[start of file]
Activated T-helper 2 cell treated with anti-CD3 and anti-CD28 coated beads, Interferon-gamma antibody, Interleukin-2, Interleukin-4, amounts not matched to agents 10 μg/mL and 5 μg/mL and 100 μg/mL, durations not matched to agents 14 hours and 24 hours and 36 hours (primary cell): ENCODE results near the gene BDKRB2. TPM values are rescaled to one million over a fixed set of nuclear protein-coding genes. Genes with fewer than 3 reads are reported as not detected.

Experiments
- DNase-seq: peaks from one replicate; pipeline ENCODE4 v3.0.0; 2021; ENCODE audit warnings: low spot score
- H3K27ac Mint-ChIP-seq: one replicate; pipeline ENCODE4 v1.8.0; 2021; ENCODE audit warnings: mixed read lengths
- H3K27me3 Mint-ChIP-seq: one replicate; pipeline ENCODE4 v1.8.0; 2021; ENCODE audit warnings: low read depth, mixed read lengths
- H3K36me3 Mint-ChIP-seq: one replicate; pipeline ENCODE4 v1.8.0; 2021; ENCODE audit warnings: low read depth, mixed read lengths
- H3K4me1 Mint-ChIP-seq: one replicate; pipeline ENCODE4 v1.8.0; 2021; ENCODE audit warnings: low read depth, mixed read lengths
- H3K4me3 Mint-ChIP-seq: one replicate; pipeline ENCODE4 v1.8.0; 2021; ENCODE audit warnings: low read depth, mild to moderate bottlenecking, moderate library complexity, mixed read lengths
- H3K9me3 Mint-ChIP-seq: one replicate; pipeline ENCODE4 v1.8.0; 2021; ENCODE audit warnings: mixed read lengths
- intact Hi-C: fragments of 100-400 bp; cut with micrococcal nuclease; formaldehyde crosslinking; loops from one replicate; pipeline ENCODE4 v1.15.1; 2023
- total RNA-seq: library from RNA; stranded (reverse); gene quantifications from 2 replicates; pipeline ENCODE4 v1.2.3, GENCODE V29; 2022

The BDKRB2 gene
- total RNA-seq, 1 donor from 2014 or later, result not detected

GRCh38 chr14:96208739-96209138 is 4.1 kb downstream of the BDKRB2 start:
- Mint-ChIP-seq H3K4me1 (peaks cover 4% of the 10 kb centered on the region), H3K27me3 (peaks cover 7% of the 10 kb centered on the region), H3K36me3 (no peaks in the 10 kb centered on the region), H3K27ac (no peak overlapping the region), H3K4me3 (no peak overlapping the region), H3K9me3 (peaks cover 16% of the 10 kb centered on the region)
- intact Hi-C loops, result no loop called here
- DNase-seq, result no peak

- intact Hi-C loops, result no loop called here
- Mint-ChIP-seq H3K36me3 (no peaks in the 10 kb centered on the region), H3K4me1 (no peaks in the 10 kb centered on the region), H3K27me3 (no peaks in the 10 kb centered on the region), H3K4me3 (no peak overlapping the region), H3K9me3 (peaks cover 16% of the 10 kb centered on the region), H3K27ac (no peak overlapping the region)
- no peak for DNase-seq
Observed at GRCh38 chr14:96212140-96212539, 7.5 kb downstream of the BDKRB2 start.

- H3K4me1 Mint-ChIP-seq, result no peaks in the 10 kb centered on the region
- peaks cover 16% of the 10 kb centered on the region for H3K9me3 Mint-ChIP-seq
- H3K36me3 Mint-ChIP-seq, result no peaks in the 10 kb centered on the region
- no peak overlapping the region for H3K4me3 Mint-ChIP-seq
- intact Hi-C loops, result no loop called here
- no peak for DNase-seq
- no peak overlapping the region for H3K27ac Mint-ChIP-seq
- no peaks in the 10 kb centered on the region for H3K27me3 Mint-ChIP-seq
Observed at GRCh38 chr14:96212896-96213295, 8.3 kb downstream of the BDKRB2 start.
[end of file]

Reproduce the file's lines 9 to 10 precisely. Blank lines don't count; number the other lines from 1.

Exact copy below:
- H3K9me3 Mint-ChIP-seq: one replicate; pipeline ENCODE4 v1.8.0; 2021; ENCODE audit warnings: mixed read lengths
- intact Hi-C: fragments of 100-400 bp; cut with micrococcal nuclease; formaldehyde crosslinking; loops from one replicate; pipeline ENCODE4 v1.15.1; 2023